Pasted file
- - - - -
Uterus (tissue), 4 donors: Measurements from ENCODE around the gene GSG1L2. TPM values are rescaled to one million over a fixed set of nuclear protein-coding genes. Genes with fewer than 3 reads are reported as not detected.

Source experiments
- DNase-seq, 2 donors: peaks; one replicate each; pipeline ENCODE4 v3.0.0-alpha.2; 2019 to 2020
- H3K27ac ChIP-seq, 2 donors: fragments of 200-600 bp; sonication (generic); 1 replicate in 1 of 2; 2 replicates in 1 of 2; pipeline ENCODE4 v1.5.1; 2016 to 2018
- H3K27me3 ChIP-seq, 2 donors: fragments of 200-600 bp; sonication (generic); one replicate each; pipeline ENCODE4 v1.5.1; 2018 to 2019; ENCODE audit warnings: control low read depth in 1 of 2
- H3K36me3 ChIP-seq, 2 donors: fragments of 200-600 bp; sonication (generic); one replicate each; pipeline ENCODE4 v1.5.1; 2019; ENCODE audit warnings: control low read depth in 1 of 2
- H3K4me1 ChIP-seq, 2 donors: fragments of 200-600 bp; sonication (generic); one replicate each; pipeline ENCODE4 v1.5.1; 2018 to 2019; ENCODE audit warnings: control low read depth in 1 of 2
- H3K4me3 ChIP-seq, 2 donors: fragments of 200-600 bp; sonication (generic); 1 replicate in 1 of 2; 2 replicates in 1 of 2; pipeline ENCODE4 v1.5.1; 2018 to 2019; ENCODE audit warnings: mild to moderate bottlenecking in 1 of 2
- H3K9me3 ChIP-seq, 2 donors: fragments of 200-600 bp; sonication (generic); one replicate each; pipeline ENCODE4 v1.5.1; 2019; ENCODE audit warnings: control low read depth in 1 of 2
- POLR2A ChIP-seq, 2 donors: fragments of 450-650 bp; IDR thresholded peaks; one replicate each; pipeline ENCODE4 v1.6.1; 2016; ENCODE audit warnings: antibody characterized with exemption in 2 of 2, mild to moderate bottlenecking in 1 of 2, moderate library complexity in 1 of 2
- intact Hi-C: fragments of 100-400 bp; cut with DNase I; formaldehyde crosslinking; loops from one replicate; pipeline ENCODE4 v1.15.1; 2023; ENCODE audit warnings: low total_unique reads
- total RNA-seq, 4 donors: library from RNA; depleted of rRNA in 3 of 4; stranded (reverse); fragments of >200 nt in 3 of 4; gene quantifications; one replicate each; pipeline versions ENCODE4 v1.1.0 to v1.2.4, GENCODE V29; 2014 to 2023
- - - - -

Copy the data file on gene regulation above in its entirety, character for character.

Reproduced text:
Uterus (tissue), 4 donors: Measurements from ENCODE around the gene GSG1L2. TPM values are rescaled to one million over a fixed set of nuclear protein-coding genes. Genes with fewer than 3 reads are reported as not detected.

Source experiments
- DNase-seq, 2 donors: peaks; one replicate each; pipeline ENCODE4 v3.0.0-alpha.2; 2019 to 2020
- H3K27ac ChIP-seq, 2 donors: fragments of 200-600 bp; sonication (generic); 1 replicate in 1 of 2; 2 replicates in 1 of 2; pipeline ENCODE4 v1.5.1; 2016 to 2018
- H3K27me3 ChIP-seq, 2 donors: fragments of 200-600 bp; sonication (generic); one replicate each; pipeline ENCODE4 v1.5.1; 2018 to 2019; ENCODE audit warnings: control low read depth in 1 of 2
- H3K36me3 ChIP-seq, 2 donors: fragments of 200-600 bp; sonication (generic); one replicate each; pipeline ENCODE4 v1.5.1; 2019; ENCODE audit warnings: control low read depth in 1 of 2
- H3K4me1 ChIP-seq, 2 donors: fragments of 200-600 bp; sonication (generic); one replicate each; pipeline ENCODE4 v1.5.1; 2018 to 2019; ENCODE audit warnings: control low read depth in 1 of 2
- H3K4me3 ChIP-seq, 2 donors: fragments of 200-600 bp; sonication (generic); 1 replicate in 1 of 2; 2 replicates in 1 of 2; pipeline ENCODE4 v1.5.1; 2018 to 2019; ENCODE audit warnings: mild to moderate bottlenecking in 1 of 2
- H3K9me3 ChIP-seq, 2 donors: fragments of 200-600 bp; sonication (generic); one replicate each; pipeline ENCODE4 v1.5.1; 2019; ENCODE audit warnings: control low read depth in 1 of 2
- POLR2A ChIP-seq, 2 donors: fragments of 450-650 bp; IDR thresholded peaks; one replicate each; pipeline ENCODE4 v1.6.1; 2016; ENCODE audit warnings: antibody characterized with exemption in 2 of 2, mild to moderate bottlenecking in 1 of 2, moderate library complexity in 1 of 2
- intact Hi-C: fragments of 100-400 bp; cut with DNase I; formaldehyde crosslinking; loops from one replicate; pipeline ENCODE4 v1.15.1; 2023; ENCODE audit warnings: low total_unique reads
- total RNA-seq, 4 donors: library from RNA; depleted of rRNA in 3 of 4; stranded (reverse); fragments of >200 nt in 3 of 4; gene quantifications; one replicate each; pipeline versions ENCODE4 v1.1.0 to v1.2.4, GENCODE V29; 2014 to 2023